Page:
Sometimes it is nice to attend a symposium and come away feeling somewhat relieved about the complexities of one's own work. This was my experience in attending Future Proof, a symposium organized by LIMA and hosted at the Stedelijk Museum of Schiedam to discuss the state of the art in the preservation of digital artworks. In this blogpost some highlights and reflections on how this relates to the preservation of games and web content.
Documenting a work
A group of media art conservators, artists and archivists gathered to exchange knowledge and experiences concerning the state of the art on the preservation of new media art. The complexities continue to be manifold: hardware obsolescence, software dependencies, variations in versioning, etc. Sabine Himmelsbach from, Basel-based HeK, referred to born digital as "born-already-almost-obsolete", they therefore include in their acquisition of born digital works a documentary about the work. It shows once again that documentation is taking a much more prominent place in the preservation of a new media work then it did in 'traditional' media. This is also why I got to present our work on Let's Play videos as a documentation effort. A workshop on day two, dedicated to the topic of documentation, showed all the different forms that this documentation can take: floorplans, technical drawings, artist interviews, descriptions, photographs, videocaptures, etc.
Re-interpretation of a work
From the very start of the symposium, the introduction of Gaby Weijers director of LIMA, it was clear that subjectivity is embraced more and more by artists and conservationist alike. In most cases the attempt in conservation is no longer to objectively preserve the artwork's specific manifestation at a certain point in time, but just as much about evaluating its manifold manifestations in the present and considering future versions of the work. Jon Ippolito, a digital preservation expert and artist, considered the two main approaches to art preservation. One is to go back to the original source, the other to strife to manifest a work's potential. Both however have a platonic ideal of a work at their core to which one must get back. Instead, Ippolito argues, why not consider time as vertically layered, and instead of 'going back' realize that things must be 're-collected' or re-interpreted every few years. That subjectivism was also clearly present in artist Josef Gründler's presentation on his work "Minimundus" in which he made adorable miniature versions of iconic electronic artworks.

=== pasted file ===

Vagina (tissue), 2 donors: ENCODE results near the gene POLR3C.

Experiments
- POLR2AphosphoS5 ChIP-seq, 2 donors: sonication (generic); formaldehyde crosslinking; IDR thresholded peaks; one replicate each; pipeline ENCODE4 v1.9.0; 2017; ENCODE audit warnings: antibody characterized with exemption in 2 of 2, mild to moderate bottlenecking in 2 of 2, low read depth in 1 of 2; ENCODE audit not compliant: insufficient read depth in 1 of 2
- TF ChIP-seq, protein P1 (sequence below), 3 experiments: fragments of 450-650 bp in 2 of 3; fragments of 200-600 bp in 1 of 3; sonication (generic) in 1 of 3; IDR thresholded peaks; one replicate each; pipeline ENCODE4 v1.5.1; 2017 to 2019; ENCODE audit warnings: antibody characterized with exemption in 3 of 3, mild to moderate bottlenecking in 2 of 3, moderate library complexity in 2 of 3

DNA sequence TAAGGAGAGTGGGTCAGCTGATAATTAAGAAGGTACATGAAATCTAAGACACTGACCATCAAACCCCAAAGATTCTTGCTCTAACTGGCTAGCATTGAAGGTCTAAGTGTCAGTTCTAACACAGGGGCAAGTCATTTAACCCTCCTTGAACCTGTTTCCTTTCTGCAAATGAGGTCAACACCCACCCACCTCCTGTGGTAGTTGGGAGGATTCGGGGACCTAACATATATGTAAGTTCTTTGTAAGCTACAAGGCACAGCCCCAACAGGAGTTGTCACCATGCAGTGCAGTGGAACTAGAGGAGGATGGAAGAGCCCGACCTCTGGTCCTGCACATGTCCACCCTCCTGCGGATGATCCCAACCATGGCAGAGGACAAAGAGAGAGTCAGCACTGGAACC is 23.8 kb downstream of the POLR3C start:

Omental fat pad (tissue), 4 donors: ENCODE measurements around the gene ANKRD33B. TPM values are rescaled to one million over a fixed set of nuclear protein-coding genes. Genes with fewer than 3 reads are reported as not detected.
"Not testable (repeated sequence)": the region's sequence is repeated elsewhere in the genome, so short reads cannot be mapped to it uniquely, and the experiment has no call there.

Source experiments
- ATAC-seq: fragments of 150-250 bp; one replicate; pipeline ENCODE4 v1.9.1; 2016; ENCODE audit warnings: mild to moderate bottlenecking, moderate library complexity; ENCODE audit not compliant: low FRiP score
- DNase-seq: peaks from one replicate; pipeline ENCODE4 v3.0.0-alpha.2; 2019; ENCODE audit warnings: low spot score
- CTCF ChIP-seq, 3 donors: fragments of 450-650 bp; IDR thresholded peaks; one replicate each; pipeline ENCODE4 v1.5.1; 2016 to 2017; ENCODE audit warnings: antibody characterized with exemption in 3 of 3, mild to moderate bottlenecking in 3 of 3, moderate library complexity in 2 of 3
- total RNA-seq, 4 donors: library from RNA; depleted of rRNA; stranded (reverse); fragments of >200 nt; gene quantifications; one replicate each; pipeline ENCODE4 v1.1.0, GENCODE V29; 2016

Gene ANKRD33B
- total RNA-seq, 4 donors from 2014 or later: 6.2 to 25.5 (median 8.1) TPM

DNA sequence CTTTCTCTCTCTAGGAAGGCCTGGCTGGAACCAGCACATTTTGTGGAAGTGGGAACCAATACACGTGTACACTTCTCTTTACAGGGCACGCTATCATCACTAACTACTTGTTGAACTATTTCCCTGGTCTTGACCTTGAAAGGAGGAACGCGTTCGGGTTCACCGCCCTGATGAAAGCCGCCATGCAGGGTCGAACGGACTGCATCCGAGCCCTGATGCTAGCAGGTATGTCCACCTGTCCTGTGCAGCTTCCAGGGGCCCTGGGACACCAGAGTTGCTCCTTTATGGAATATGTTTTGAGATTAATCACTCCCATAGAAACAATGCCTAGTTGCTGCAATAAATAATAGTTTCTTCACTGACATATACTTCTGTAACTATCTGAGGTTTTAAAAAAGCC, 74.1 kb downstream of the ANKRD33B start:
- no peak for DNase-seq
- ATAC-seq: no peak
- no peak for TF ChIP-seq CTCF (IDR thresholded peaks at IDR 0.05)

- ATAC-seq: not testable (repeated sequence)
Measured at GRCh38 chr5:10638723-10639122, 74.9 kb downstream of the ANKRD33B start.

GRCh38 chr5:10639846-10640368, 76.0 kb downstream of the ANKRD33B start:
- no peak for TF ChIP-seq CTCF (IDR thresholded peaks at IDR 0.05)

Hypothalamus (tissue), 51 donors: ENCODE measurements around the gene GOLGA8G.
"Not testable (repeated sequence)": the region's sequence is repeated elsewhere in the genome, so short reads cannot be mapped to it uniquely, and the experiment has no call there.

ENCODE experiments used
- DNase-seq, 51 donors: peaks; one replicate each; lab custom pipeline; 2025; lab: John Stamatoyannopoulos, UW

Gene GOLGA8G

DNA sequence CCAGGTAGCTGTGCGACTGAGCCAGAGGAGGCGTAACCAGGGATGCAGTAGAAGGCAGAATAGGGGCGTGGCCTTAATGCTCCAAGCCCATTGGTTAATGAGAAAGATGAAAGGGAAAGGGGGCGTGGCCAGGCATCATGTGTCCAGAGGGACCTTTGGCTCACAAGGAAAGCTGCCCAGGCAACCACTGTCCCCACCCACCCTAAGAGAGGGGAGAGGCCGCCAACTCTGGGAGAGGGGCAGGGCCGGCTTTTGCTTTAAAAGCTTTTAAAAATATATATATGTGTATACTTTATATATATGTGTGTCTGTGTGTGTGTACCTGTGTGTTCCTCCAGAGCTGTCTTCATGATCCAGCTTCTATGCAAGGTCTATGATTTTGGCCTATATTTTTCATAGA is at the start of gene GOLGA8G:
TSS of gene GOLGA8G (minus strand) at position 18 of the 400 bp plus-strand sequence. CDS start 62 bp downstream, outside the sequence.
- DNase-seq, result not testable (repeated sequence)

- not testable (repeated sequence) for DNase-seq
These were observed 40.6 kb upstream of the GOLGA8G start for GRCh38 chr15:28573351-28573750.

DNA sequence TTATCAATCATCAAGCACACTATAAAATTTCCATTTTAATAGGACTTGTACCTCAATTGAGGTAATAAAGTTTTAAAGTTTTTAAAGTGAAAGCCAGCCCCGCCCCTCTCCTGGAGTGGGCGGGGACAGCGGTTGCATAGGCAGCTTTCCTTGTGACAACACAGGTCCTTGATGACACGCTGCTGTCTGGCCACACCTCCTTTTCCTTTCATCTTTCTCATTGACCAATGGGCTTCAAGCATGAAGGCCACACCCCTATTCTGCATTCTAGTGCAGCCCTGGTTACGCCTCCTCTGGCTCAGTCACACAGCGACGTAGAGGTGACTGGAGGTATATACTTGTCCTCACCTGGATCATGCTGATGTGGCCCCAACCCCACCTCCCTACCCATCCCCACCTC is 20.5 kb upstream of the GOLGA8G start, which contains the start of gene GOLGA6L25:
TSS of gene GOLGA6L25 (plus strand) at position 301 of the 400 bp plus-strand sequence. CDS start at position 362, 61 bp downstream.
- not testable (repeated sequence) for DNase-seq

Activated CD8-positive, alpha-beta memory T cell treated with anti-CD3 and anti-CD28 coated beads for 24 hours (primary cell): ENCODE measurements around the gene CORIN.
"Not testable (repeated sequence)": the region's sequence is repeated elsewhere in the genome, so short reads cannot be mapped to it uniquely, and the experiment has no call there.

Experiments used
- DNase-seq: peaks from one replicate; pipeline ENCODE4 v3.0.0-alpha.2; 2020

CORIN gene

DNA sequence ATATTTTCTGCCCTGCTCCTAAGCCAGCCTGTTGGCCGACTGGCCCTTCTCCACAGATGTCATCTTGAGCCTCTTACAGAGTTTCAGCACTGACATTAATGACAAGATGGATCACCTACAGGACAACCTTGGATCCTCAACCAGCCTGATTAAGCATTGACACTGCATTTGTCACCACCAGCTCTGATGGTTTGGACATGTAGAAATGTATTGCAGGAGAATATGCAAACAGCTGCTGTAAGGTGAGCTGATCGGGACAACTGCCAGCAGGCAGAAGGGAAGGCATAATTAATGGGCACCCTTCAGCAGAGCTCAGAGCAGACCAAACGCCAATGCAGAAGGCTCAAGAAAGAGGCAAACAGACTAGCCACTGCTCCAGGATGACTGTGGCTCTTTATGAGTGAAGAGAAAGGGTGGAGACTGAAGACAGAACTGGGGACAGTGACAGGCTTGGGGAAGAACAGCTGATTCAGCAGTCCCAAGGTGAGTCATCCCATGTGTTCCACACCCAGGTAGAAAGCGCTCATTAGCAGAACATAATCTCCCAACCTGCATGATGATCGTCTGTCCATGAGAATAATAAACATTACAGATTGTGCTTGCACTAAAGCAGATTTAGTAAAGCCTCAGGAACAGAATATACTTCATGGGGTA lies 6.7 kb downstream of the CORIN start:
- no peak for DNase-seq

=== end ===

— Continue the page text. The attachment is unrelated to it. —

Reinstating a work
With modern art the advantage is that the artist is mostly still around and he or she can be involved in reinstating the work or making necessary adjustments, a process that was referred to as “conservation conversation”. Reinstalling a work in a different context with cooperation from the artist actually creates an opportunity to finetune the documentation of a work and determine the freedom curators have to make adjustments. Arthur van Mourik from Centraal Museum Utrecht illustrated this by explaining how they are working to reinstall a commissioned, location-based work by Pipilotti Rist, called Expecting (2011), in a completely different setting by working with the artists’ technician and the artist. Similarly, Geert Mul, whose retrospective exhibition features at the Stedelijk Museum Schiedam, works in close collaboration with researcher Claudia Roeck (part of the NACCA research project) to determine Shan Shui (2013)'s significant properties.
From ‘works’ to ‘productions’
So back to the day-to-day of game and web preservation, what can we learn from the current trends in art preservation? Well, first of all archived game and web productions need to be accessed, exhibited, displayed in short: used, in order for the archive to better understand the dynamic nature of a production now and into the future. Second, productions need to be documented more extensively if one is to understand their dynamic, complex nature. Thirdly, we need to combine a mix of approaches in modern day preservation, from emulation, to different styles of documentation to re-coding and reinstalling based on a production’s significant properties. The key difference? Somehow in game and web preservation it seems that the maker is not considered an ‘artist’ and her or his opinion on the preservation is not considered as much. A game, when designed well, is mostly intuitive and self-explanatory and can be archived more ‘as is’. I think it’s one of the things that makes preserving games complicated, but still far less complex than preserving art.